What you don’t know about your core
What you don’t know about your core
By Shane Sauer
Chances are you’ve heard people talking about “the core”. Statements like “a weak core is the reason for your back pain” or “you need to strengthen your core muscles to improve your posture” are commonplace. If you go to the gym, you’ll see group exercise classes dedicated to your core. Walk into a yoga studio and you’ll be sure to hear the teacher use core activation cues. Search the web and you’ll come across a million different articles discussing the best core exercises for weight loss, your golf game, etc.
With all of the hype and information out there, you probably don’t need another list of reasons to train your core or a set of exercises to make that happen. Instead, this blog will help you cut through the hype by giving you some basic information about your core that might cause you to rethink what you know.
What is “the core”?
It seems like everyone can agree that “the core” includes your abdominal muscles (rectus abdominus and obliques). Building on that foundation, others will start to include a deep muscle called the transverse abdominus and some muscles on the back side like the quadratus lumborum (QL) and/or the spinal erectors. Yoga practitioners will likely include the pelvic floor and deep hip flexor musculature (psoas). Those focused on posture and performance will continue to add more posterior chain stabilizer muscles like the glutes (maximus & medius), lats (latissimus dorsi), traps (trapezius), and adductors. Rehabilitation specialists include up to 35 different muscles on their list that connect the spine and pelvis together and to the limbs. The rotator cuff has even been included in the discussion.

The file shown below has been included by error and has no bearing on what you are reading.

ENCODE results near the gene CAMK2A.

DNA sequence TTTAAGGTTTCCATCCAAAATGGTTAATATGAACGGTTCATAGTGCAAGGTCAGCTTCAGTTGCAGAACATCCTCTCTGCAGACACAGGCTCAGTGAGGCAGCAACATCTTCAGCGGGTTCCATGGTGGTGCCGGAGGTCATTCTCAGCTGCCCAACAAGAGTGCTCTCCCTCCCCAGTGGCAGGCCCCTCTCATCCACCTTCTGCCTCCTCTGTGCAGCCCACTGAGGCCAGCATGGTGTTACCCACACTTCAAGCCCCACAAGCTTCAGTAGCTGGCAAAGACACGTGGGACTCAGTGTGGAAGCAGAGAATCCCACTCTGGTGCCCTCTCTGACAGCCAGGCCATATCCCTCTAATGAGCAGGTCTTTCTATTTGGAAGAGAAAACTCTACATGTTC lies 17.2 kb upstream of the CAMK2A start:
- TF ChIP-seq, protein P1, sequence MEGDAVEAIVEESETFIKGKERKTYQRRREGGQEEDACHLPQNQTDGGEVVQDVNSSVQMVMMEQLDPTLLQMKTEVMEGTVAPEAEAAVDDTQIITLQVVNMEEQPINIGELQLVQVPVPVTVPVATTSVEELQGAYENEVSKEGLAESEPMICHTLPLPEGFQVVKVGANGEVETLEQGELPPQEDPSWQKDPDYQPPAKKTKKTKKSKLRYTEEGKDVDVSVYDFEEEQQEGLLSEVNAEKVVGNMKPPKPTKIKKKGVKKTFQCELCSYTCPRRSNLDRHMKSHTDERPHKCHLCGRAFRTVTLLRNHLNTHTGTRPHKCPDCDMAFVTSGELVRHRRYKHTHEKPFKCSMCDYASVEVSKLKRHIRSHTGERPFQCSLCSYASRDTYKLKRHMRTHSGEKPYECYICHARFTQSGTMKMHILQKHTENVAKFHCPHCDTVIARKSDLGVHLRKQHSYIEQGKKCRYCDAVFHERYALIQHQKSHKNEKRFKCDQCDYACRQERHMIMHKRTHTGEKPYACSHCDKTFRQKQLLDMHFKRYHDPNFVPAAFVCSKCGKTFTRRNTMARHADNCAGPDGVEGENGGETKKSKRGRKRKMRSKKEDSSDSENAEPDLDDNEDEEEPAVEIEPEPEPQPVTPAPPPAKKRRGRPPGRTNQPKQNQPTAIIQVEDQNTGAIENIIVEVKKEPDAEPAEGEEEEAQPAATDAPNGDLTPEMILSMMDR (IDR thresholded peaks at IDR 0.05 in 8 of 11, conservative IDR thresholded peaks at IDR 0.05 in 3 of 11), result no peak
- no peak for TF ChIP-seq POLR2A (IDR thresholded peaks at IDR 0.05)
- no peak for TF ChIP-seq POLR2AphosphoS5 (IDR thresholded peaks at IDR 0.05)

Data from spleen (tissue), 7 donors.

What’s important to note here is that there is no agreed upon “core.” So, before starting a discussion about the core, it’s important to clearly define what is meant by that term. For this blog, “the core” is the muscles attaching to the spine and pelvis that provide support and stability in dynamic postural situations. In other words, the stuff that keeps you upright when moving.
What does the core do?
Hopefully, by now it is clear that the answer to this question depends on the situation. Posture is certainly a job for core musculature. Without these muscles, we would not be able to stand or sit upright. The core is also important for dynamic stability. What that means is that as we move, the core allows us to transfer forces from limb to limb. For example, how weight shifts from one leg to the next when you walk. If the spine and pelvis are not held stable dynamically, we lose strength and efficiency and put ourselves at risk for injury. Like when you pick something up off the ground, if your core is unstable you won’t be able to transfer the load from your legs to your arms and you might hurt your back. This applies to all movements, from walking to sports, but it becomes more important with greater loads.
This leads us to what might be a more important question…
How does the core work?